Economy

Diesel drives petroleum product sales in 2011-12

Updated on: May 23, 2012
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Diesel sales accounted for much of the spurt in consumption of petroleum products in 2011-12.

Sales of this heavily subsidised fuel spiked by 10.3 per cent during the year, outpacing the 4.9 per cent increase in all petroleum, oil and lubricant products, according to the Petroleum Planning and Analysis Cell (PPAC) of the Oil Ministry.

As consumption of petroleum products rose by 6.2 million tonnes in 2011-12, over two-thirds of this increase was accounted for by diesel.

The trend of higher diesel consumption was heightened in March 2012, when the transport fuel constituted about 85 per cent of total volume growth.

Deregulation

The sharp rise came amid significant widening of the gap between diesel and petrol prices. Petrol prices were deregulated in June 2010.

The analysis mentions increased preference for diesel-powered vehicles as one of the reasons for the spike in diesel consumption. The . In addition, 16 per cent growth in commercial vehicle sales in 2011-12 also pushed up diesel sales.

Diesel is also increasingly being used for power generation purposes amid a serious electricity deficit in the country. A shortfall in production of natural gas from Reliance Industries' D-6 block in the Eastern Offshore has contributed to this trend.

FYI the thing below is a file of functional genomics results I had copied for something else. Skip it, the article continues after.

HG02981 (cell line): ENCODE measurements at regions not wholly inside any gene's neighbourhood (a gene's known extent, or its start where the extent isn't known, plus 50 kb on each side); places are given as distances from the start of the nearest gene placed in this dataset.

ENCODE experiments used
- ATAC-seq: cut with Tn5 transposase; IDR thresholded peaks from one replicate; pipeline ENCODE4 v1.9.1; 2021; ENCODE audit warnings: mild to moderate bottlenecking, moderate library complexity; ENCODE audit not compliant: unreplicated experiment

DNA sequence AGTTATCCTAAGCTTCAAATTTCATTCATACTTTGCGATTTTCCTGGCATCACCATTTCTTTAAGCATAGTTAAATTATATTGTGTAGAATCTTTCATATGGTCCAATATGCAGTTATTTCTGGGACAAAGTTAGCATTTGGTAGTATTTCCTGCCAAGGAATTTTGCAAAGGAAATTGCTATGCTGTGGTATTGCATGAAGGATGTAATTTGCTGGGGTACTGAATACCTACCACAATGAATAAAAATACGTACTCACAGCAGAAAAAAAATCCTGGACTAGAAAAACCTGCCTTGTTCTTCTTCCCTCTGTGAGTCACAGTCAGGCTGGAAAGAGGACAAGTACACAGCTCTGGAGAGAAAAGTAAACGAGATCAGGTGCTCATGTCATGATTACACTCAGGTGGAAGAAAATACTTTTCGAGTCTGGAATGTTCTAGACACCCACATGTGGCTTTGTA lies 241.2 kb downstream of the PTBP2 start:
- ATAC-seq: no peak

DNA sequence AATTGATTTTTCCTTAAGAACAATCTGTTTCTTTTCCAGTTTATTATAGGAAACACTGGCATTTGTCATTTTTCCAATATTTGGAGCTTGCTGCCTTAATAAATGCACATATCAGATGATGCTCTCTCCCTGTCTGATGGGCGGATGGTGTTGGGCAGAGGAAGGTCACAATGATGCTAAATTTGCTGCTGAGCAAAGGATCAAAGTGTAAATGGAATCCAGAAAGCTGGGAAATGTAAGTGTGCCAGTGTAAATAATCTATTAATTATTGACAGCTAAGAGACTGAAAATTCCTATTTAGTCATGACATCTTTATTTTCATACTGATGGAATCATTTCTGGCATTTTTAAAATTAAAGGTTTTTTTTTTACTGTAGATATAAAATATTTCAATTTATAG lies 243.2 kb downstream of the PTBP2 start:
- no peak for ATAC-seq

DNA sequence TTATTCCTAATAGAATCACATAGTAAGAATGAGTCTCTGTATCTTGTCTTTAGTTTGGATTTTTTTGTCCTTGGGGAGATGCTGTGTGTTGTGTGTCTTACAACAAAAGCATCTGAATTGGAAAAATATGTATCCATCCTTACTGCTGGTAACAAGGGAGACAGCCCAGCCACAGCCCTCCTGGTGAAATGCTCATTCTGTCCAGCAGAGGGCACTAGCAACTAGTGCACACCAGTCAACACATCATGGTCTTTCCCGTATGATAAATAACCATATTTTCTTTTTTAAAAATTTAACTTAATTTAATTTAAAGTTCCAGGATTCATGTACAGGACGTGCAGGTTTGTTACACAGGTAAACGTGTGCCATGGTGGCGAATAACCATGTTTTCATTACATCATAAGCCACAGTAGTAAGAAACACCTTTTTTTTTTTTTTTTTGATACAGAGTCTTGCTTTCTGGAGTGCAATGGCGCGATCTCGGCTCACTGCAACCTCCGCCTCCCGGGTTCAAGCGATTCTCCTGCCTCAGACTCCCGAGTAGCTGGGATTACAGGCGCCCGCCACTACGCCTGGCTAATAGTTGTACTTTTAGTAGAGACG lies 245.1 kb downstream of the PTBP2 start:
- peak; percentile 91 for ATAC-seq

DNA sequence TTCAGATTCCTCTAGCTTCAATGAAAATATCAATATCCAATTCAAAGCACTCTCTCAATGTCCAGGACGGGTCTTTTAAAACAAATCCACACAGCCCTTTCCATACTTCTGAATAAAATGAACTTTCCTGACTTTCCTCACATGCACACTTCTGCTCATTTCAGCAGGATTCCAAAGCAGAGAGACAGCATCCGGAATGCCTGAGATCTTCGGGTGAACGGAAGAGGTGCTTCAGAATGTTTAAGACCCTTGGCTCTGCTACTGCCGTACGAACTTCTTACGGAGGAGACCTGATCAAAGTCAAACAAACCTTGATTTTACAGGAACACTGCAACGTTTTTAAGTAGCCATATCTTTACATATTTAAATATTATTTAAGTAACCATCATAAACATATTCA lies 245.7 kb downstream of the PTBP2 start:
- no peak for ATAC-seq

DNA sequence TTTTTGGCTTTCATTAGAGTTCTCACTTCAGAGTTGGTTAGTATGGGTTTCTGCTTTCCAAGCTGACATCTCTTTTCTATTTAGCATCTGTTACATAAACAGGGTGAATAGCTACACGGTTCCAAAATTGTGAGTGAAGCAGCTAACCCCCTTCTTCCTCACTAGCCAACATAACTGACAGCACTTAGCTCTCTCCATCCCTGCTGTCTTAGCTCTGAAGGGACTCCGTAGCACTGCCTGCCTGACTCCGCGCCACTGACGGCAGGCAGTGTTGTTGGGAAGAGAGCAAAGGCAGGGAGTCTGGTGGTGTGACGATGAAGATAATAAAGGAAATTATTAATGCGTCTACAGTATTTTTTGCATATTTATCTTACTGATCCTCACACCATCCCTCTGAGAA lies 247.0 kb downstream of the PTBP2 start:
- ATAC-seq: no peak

Substitution of furnace oil with diesel by industrial units due to the considerable cost advantage added to the diesel sales.

In contrast, petrol consumption growth was more moderate at 6.1 per cent in the second half of 2011-12, despite a 11.5 per cent surge in March amid expectations of a price hike. The lower growth was primarily on account of the high price of the fuel vis-à-vis diesel.

Aviation turbine fuel sales recorded a decline of 0.1 per cent in March after a gap of 30 months, highlighting the slowdown in the aviation sector.

The slowdown in monthly growth in the second half of 2011-12 highlights the sector's problems. However, consumption during the entire year rose by 9 per cent.

Liquefied petroleum gas (LPG) sales also slowed down in 2011-12. However, this was not due to demand, but on account of the strike by bulk LPG transporters, which disrupted supply in the Southern and Western regions.

LPG recorded its second lowest month growth this year in March, at 1.5 per cent.

A slowdown in manufacturing as also the option of using cheaper diesel, resulted in the use of industrial fuels such as furnace oil and low sulphur heavy stock (FO/LSHS) registering a decline of 14.9 per cent in 2011-12.

This was the lowest consumption of FO/LSHS in the last twenty years, with the sales volume dipping to 9.1 million tonnes. Sales declined throughout the year.

Naphtha, on the other hand, recorded 4.8 per cent growth in 2011-12, with consumption rising by 19.5 per cent in March.

The growth was entirely on account of the petrochemical sector. Bitumen sales registered marginal growth of 1.5 per cent in 2011-12, an indicator of lacklustre road construction activity.

>Arvind.jayaram@thehindu.co.in

Published on November 15, 2017

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